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    Last Updated on November 19, 2019

    How to Become an Early Riser and Stay Energetic

    How to Become an Early Riser and Stay Energetic

    When you become an early riser, you’ll experience a lot of benefits including feeling more energized and having more time to do what you want.

    If you’d like to become an early riser, there are some things you should know before you run off to set your oft-ignored alarm clock.

    So how to become an early riser?

    Here are five tips I’ve discovered to be most helpful in making the transition from erratic sleeper to early morning wizard:

    1. Choose to Get up Before You Go to Sleep

    You’re not very good at making decisions when you’ve just woken up. You were in the middle of a dream in which [insert celebrity crush of choice here] is serving you breakfast in bed only to be rudely awakened by the harsh tones of your alarm clock. You’re frustrated, angry, confused, and surprised. This is not the time to be making decisions about whether or not you should stay in bed! And yet, most of us leave the first decision of our day to be made in a blur of partial wakefulness.

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    No more!

    If you want to be a consistently early riser, try making your decision to rise at a specific time before you go to sleep the night before. This frees you from making the decision in the morning when you’ve just woken up. Instead of making a decision, you have only to follow through on your decision from the night before.

    Easier said than done? Of course. But only for the first few times. Eventually, your need for raw willpower to get out of bed will diminish and you’ll be the proud parent of a new habit!

    Steve Pavlina suggests you practice getting out of bed during the day[1] to get a few of the “practice sessions” out of the way without the early morning fog in your head.

    2. Have a Plan for Your Extra Time

    Let’s say you’ve actually made it out of bed 2 hours before you normally would. Now what? What are you going to do with all this time you’ve discovered in your day?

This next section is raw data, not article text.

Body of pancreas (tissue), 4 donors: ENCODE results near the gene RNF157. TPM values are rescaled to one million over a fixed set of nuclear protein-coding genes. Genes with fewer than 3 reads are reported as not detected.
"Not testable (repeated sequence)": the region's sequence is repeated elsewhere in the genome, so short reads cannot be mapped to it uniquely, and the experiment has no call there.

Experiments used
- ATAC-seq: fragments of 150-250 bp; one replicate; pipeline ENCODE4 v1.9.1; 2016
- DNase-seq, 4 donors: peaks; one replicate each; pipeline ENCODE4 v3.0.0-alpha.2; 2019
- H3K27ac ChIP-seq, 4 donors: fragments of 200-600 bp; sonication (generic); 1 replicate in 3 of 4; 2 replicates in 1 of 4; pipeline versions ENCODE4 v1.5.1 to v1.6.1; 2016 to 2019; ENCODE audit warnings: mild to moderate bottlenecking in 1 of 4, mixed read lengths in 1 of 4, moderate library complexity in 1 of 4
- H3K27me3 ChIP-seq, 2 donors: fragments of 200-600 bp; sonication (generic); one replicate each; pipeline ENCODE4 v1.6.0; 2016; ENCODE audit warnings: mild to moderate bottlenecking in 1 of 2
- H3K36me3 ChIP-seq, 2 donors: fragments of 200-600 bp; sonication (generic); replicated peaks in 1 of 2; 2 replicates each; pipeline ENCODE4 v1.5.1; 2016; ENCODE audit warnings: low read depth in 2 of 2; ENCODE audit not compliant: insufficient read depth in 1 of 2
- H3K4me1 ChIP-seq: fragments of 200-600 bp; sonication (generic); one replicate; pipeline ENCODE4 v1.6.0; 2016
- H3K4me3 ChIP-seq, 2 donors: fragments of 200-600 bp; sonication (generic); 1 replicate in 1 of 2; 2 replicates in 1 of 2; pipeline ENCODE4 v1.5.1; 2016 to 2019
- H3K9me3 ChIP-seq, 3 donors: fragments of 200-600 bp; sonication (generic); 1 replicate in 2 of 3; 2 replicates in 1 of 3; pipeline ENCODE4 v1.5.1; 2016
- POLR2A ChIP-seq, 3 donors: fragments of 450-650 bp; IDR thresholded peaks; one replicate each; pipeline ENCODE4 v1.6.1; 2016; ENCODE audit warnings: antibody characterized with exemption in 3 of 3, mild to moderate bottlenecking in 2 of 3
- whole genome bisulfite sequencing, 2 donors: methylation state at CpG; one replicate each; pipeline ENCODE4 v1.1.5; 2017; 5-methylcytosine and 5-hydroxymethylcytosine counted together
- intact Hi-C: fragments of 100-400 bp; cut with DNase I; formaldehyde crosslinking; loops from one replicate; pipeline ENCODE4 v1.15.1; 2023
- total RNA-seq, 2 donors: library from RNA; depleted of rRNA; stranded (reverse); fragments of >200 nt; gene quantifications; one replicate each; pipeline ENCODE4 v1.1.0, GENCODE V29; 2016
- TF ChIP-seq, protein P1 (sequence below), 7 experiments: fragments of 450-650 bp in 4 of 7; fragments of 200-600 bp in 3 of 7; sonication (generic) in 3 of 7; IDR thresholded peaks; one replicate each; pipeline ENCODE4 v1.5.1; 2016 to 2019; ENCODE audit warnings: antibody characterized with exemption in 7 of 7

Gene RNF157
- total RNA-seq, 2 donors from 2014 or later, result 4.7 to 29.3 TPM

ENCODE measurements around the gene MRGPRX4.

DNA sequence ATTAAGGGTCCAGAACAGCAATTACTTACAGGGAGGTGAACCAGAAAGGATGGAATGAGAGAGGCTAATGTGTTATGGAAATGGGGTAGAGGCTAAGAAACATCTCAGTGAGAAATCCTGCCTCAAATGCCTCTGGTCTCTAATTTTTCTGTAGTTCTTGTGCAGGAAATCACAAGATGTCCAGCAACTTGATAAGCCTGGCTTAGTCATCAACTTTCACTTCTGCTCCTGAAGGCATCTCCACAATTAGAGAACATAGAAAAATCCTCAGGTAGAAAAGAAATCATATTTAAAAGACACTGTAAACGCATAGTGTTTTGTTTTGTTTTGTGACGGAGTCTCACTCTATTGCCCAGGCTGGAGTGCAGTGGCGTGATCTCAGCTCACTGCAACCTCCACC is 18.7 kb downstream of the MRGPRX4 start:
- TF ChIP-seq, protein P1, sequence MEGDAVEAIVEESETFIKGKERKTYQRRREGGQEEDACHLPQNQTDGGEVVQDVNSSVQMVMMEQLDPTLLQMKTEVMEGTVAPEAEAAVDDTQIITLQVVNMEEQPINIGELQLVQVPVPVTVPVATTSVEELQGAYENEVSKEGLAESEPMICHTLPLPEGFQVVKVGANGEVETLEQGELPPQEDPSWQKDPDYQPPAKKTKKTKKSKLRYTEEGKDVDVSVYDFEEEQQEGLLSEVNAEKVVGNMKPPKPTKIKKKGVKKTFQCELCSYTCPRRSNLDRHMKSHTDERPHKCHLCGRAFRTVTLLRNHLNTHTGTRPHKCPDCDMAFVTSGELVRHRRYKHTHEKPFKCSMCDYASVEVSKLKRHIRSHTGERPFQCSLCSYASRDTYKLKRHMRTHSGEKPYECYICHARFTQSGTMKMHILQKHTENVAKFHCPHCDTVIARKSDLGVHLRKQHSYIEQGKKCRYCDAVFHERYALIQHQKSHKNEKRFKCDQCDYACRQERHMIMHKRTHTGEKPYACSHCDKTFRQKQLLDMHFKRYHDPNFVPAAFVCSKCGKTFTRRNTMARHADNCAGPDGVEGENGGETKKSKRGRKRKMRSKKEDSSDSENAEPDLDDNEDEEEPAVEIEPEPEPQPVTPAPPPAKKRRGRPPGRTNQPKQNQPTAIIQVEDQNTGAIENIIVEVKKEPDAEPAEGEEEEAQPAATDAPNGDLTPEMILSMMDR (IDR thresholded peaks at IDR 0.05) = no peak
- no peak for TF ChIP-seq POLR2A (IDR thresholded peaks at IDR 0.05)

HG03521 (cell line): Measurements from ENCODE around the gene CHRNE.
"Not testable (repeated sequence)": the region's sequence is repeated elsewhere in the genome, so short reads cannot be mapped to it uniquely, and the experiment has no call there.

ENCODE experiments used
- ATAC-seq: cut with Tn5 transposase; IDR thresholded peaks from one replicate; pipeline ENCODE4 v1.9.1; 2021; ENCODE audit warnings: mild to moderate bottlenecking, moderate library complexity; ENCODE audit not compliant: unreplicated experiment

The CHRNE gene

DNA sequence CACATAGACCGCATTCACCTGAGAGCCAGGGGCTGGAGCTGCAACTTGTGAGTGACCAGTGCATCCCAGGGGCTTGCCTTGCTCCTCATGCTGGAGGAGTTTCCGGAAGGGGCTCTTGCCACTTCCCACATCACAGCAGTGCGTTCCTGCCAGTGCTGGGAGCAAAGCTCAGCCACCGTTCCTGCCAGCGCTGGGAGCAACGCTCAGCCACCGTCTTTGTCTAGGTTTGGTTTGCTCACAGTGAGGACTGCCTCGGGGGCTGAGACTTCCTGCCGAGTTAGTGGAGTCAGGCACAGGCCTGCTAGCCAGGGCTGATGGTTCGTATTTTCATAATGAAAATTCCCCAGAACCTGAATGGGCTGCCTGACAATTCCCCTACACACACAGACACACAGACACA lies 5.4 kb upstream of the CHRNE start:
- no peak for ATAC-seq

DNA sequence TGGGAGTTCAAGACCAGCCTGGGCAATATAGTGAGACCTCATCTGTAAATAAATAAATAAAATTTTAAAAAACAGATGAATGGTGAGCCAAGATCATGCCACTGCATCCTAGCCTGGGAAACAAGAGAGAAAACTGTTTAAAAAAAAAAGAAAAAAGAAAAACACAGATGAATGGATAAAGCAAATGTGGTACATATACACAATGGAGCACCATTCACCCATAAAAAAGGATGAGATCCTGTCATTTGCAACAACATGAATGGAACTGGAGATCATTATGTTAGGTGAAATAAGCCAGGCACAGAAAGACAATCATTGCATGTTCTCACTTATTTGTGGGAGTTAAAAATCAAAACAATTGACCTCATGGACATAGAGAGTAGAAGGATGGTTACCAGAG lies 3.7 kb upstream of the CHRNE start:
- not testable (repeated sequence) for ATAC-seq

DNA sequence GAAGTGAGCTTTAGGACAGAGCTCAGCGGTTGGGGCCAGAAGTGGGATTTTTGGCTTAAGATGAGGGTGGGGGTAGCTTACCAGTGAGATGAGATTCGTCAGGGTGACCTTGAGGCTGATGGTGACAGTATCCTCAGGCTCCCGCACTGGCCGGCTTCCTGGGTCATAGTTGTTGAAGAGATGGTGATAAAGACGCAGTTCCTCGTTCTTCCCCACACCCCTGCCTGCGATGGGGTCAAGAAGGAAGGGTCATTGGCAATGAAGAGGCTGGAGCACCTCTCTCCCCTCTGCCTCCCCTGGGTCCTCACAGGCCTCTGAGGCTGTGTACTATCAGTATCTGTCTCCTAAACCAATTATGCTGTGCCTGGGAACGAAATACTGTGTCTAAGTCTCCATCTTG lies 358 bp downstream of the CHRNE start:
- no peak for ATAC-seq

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    If you don’t have something planned to do with your extra time, you risk falling for the temptation of a “morning nap” that wipes out all the work you put into getting up.

    What to do? Before you go to bed, make a quick note of what you’d like to get done during your extra hours the following day. Do you have a book to write, paper to read, or garage to clean? Make a plan for your early hours and you’ll do more than protect yourself from backsliding into bed.

    You’ll get things done and those results will fuel your desire to build rising early into a habit!

    3. Make Rising Early a Social Activity

    Your internet or social media buddies just don’t have enough pull to make your new habit stick in the long term. The same cannot be said for the people you spend time with as part of your early morning routine.

    Sure, you could choose to read blogs for two hours every morning. But wouldn’t it be great to join an early breakfast club, running group, or play chess in the park at 5am?

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    The more people you get involved in making your new habit a daily part of your life, the easier it’ll be to succeed.

    4. Don’t Use an Alarm That Makes You Angry

    If we’re all wired differently, why do we all insist on torturing ourselves with the same sort of alarm each morning?

    I spent years trying to wake up before my alarm went off so I wouldn’t have to hear it. I got pretty good, too. Then I started using a cellphone as my alarm clock and quickly realized that different ring tones irritated me less but worked just as well to wake me up. I now use the ring tone alarm as a back up for my bedside lamp plugged in to a timer.

    When the bright light doesn’t work, the cellphone picks up the slack and I wake up on time. The lesson learned? Experiment a bit and see what works best for you. Light, sound, smells, temperature, or even some contraption that dumps water on you might be more pleasant than your old alarm clock. Give something new a try!

    5. Get Your Blood Flowing Right After Waking

    If you don’t have a neighbor, you can pick fights with at 5am, you’ll have to settle with a more mundane exercise. It doesn’t take much to get your blood flowing and chase the sleep from your head.

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    Just pick something you don’t mind doing and go through the motions until your heart rate is up. Jumping rope, push-ups, crunches, or a few minutes of yoga are typically enough to do the trick. (Just don’t do anything your doctor hasn’t approved.)

    If you live in a beautiful part of the world like me, you might want to use a bit of your early morning to go for a walk and enjoy the beauty of the world around you.

    If you have a coffee shop open within walking distance, dragging yourself out of bed for a cup of coffee to savor on your walk home as the world wakes around you is a wonderful experience. Try it!

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    Featured photo credit: Nomadic Julien via unsplash.com

    Reference